Turkish Delights

We’re the kind of people who enjoy a good breakfast. Hot or cold, buffet or continental, greasy spoon or white table cloth, Western or Asian, anything and everything. We even ate the sad little breakfast spread they had in Budapest at our budget hostel: sugarless Tang, stale-ish buns, plastic cheese, sliced “meat”, wretched cornflakes (how on earth could cornflakes taste bad?) with UHT milk and weakened instant coffee. How is Nescafe coffee at all, I would like to know? It’s like drinking dirty water poured through an old oil filter, with sugar. Further, I found that adding UHT milk to the blend does not inch it any closer to tasting good. Indeed, this practice threatens to reverse the breakfasting process.

But, I digress. We have come across more good breakfasts than bad in our travels. Notable on “The Bad List” are Budapest, Kaifeng, China (flavourless, gristly meat in a steamed bun), and Vienna (similar to Budapest but served in an old college mess hall). Leading on “The Good List” are Paris (strong cafe with buttery, flaky, sinful croissants), Tallinn (fresh juice and fruity yogurt), Bolshoe Goluostnoye, Siberia (kasha with fresh cream and blinis with homemade jam), and now, Marmaris, Turkey.

CIMG0690.JPGStaying with Mom and Dad on their boat in Marmaris, I was so happy to have access to a kitchen again—pardon me, a galley—that I promptly suggested eggs benedict for our first morning on board. Just thinking of it makes my mouth water: nice eggs, fresh Turkish bread, ladles full of hollandaise sauce… Plus, I busted out Dad’s old stovetop espresso maker and brewed up some blistering-hot coffee with the grounds brought from Amsterdam especially for that purpose.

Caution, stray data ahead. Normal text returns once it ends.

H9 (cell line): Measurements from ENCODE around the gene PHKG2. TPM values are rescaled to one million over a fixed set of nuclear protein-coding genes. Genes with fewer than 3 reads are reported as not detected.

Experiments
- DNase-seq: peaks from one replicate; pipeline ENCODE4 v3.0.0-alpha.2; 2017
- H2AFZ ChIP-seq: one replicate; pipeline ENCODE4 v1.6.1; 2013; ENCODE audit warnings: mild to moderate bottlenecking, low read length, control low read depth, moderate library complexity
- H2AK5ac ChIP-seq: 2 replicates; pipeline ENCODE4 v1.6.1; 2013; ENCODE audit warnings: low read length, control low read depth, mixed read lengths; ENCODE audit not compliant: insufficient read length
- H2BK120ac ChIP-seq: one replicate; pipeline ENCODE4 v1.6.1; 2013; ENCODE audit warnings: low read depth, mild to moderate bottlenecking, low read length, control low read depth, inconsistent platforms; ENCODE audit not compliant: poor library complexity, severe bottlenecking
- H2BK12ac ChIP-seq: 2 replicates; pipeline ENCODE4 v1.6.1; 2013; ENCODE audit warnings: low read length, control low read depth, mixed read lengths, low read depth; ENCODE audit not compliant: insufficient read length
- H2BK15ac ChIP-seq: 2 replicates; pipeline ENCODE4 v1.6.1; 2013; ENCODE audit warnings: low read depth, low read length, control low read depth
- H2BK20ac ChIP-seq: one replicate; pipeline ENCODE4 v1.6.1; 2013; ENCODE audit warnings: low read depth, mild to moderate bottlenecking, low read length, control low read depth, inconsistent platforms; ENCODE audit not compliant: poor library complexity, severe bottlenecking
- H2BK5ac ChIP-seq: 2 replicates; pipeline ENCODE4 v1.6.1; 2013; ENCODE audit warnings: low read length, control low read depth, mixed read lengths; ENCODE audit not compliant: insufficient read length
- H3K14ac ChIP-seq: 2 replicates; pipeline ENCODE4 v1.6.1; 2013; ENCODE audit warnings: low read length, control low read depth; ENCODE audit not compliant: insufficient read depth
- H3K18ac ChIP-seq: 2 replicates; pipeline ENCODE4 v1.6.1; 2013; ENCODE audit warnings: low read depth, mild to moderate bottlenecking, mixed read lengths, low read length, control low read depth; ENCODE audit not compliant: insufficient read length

And what could make eggs benny taste even better? Eating it outside in the sunny cockpit, bobbing on a clear, green sea.


And then there was the Turkish breakfast on Day 2: dried apricots, almonds, walnuts, goat feta, olives, fresh bread, honey, and more espresso.


Already I liked Turkey and we had barely made it beyond the boat. And even when we did move past the dock, it was to visit the pool. When we actually started to venture into town via a mini-bus called a dolmus (Turkish for “full”), we were well into the tourist resort-mode of drinking good, frosty local beers, roasting our pale selves in the sun and keeping an ever-watchful eye for doners and kebaps. Of course, with that attitude, we fit right in with the tourists in Marmaris and the boating crowd at the marina. Sun, food, a little chilled gin (actually, a lot of chilled gin) and a pool? Why would we leave?


One Response to “Turkish Delights”

  1. Toni Nelson Says:

    We are definitely from the same family….it’s all about the food!! I love reading about all your new tastes (and the good ol’ stand-by’s). It makes me want to travel the world just to eat!
    Cousin Toni